Perioperative Internal Iliac Artery Balloon Occlusion, In the Setting of Placenta Accreta and Its Variants: The Role of the Interventional Radiologist

David A. Petrov, Benjamin Karlberg, Kamalpreet Singh, Matthew Hartman, Pardeep Kumar Mittal

Research output: Contribution to journalReview article

6 Scopus citations


Placenta accreta and its variants (increta and percreta) are conditions of abnormal placentation that are encountered with increasing frequency. The spectrum of placenta accreta (including placenta increta and percreta) involves an abnormal attachment of the placental chorionic villi to the uterine myometrium. This abnormal attachment leads to increased adherence of the placenta to the uterus and abnormal placental-uterine separation at the time of delivery. Placental invasion into, or through the myometrium is associated with increased postpartum morbidity and mortality as a result of uterine hemorrhage during and following cesarean section. A multidisciplinary clinical approach to the treatment of patients with placenta accreta is recommended by the American College of Obstetricians and Gynecologists. As potential members of an interdisciplinary team, interventional radiologists can perform prophylactic internal iliac arterial balloon occlusion as an adjunctive therapy for reducing potentially life-threatening postpartum hemorrhage. The procedure involves placement of a balloon catheter into the internal iliac or common iliac arteries bilaterally prior to cesarean section. Following delivery, and prior to placental separation, the catheter balloons are inflated with a pre-determined volume of saline leading to transient occlusion of the internal iliac arteries and reduced uterine blood flow.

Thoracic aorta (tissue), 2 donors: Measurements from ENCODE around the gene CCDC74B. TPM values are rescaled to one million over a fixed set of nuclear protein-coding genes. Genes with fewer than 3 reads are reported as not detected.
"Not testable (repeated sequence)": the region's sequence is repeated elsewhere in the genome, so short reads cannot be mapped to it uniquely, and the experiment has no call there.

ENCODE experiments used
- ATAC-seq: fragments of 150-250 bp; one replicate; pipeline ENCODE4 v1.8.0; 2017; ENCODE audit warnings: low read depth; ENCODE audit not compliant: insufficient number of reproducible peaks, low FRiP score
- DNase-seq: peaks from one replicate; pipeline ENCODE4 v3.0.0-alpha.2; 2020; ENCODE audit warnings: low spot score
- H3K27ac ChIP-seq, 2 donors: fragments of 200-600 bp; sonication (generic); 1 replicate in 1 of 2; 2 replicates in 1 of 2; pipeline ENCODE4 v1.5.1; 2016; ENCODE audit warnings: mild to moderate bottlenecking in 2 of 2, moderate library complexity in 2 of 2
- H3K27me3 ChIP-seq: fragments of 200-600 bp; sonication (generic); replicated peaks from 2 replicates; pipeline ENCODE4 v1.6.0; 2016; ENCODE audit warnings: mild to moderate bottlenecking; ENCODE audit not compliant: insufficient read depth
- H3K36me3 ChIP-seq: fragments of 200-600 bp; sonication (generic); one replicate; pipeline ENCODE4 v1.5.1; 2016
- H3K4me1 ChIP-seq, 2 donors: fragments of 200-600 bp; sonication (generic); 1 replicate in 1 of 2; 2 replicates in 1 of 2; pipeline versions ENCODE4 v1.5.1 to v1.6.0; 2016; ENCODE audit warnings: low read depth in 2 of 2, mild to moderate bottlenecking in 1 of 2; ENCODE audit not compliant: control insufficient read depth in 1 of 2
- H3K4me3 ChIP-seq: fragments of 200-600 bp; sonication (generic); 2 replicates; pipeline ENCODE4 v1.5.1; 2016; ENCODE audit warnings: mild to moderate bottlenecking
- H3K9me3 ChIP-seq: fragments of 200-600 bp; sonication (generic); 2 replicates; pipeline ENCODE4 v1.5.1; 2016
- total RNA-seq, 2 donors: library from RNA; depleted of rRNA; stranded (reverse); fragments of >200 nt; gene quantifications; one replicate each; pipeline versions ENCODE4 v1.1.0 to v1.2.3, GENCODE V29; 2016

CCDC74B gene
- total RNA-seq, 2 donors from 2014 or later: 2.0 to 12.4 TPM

Original languageEnglish (US)
Pages (from-to)445-451
Number of pages7
JournalCurrent Problems in Diagnostic Radiology
Issue number6
Publication statusPublished - Nov 1 2018
Externally publishedYes


ASJC Scopus subject areas

  • Radiology Nuclear Medicine and imaging

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